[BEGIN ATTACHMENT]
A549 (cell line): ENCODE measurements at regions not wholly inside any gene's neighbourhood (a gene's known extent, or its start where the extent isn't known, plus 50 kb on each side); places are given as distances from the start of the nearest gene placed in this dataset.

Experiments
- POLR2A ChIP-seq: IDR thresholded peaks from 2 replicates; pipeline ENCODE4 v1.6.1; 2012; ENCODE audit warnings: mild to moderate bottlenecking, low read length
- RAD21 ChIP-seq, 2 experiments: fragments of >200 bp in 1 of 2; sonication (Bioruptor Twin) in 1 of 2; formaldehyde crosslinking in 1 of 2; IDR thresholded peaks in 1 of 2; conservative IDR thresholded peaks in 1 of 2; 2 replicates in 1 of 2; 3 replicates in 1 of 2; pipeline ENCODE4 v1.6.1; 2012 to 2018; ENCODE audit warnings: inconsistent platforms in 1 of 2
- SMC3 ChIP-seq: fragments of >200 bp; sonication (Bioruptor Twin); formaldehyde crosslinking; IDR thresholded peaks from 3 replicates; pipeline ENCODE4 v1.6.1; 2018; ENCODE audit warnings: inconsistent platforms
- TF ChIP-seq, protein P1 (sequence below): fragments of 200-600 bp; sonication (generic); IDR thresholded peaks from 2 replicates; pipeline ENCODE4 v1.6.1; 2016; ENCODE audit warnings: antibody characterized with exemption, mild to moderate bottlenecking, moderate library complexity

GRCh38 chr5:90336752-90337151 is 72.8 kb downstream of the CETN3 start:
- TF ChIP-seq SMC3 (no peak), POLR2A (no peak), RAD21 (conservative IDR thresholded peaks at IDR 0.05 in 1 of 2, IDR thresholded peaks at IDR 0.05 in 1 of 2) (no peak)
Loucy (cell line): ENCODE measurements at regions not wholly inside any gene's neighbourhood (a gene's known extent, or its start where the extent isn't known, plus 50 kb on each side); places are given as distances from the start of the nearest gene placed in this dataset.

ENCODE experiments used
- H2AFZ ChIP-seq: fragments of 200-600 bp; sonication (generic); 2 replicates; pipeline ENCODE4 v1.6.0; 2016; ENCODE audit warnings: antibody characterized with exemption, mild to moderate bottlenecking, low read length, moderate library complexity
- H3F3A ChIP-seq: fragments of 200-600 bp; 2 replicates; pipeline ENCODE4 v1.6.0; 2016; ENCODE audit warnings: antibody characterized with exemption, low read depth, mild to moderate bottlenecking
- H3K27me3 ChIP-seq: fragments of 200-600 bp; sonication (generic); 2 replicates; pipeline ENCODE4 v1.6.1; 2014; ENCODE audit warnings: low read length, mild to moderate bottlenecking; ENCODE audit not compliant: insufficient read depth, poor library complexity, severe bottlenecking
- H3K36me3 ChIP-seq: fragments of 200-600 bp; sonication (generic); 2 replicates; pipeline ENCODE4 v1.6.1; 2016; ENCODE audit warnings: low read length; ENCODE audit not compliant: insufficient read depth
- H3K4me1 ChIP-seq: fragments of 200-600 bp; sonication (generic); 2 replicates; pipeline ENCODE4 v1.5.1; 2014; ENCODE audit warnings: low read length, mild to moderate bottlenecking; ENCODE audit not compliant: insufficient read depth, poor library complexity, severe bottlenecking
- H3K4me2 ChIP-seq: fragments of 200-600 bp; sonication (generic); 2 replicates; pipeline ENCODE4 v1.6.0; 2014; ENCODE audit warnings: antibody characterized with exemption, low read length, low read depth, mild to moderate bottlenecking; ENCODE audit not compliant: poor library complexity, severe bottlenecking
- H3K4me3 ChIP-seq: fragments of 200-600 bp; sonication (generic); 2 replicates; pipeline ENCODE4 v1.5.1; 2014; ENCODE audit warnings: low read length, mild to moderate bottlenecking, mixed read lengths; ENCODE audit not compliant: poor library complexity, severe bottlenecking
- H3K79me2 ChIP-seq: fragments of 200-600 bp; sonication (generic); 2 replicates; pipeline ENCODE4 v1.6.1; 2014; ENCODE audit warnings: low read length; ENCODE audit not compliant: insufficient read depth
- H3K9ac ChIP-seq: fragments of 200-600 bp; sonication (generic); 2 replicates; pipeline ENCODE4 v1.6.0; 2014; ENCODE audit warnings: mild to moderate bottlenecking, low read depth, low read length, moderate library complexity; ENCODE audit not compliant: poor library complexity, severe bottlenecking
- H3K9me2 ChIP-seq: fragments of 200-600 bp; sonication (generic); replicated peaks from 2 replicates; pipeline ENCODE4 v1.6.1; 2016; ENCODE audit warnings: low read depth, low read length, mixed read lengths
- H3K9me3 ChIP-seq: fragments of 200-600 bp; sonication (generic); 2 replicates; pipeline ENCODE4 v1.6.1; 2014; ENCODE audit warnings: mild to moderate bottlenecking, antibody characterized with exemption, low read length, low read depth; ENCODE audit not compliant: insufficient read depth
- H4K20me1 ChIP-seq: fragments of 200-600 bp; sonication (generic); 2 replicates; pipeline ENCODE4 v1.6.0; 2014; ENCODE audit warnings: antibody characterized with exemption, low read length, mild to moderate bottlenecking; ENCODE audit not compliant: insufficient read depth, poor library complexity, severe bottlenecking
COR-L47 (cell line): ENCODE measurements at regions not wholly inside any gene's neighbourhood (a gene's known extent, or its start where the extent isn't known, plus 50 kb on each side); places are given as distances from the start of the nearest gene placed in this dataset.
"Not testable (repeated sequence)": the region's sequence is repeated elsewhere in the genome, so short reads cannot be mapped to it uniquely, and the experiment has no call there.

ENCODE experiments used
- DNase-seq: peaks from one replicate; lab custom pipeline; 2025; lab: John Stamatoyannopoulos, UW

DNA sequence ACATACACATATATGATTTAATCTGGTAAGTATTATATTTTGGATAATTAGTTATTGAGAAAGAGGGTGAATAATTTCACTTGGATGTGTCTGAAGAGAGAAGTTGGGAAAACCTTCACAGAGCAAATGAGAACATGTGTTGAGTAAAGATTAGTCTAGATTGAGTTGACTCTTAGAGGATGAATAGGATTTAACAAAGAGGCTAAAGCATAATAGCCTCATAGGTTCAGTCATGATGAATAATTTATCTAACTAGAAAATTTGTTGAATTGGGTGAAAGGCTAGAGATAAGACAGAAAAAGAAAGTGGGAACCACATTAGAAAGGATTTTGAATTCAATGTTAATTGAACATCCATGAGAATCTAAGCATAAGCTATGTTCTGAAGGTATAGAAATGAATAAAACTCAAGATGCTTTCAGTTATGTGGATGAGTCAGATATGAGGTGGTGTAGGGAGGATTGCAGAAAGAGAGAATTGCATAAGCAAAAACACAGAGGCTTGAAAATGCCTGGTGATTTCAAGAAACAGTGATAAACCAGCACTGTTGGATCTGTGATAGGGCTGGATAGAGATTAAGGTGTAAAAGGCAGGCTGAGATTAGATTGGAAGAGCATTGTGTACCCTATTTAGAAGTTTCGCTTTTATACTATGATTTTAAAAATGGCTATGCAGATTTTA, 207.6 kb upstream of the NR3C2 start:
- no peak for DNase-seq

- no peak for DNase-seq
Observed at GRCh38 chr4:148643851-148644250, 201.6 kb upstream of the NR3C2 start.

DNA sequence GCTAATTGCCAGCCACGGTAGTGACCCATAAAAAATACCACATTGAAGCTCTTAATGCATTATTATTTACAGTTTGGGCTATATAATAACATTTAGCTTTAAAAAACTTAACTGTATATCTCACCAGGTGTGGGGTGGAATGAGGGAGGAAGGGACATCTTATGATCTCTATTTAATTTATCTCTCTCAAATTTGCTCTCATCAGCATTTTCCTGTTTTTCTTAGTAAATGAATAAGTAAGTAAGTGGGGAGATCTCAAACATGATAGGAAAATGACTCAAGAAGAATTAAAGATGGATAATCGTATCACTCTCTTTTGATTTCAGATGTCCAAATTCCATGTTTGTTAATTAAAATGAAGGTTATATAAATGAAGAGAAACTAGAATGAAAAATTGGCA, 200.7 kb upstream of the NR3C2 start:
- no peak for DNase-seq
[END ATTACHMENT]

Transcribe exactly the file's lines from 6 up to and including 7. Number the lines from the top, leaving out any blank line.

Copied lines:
- TF ChIP-seq, protein P1 (sequence below): fragments of 200-600 bp; sonication (generic); IDR thresholded peaks from 2 replicates; pipeline ENCODE4 v1.6.1; 2016; ENCODE audit warnings: antibody characterized with exemption, mild to moderate bottlenecking, moderate library complexity

GRCh38 chr5:90336752-90337151 is 72.8 kb downstream of the CETN3 start: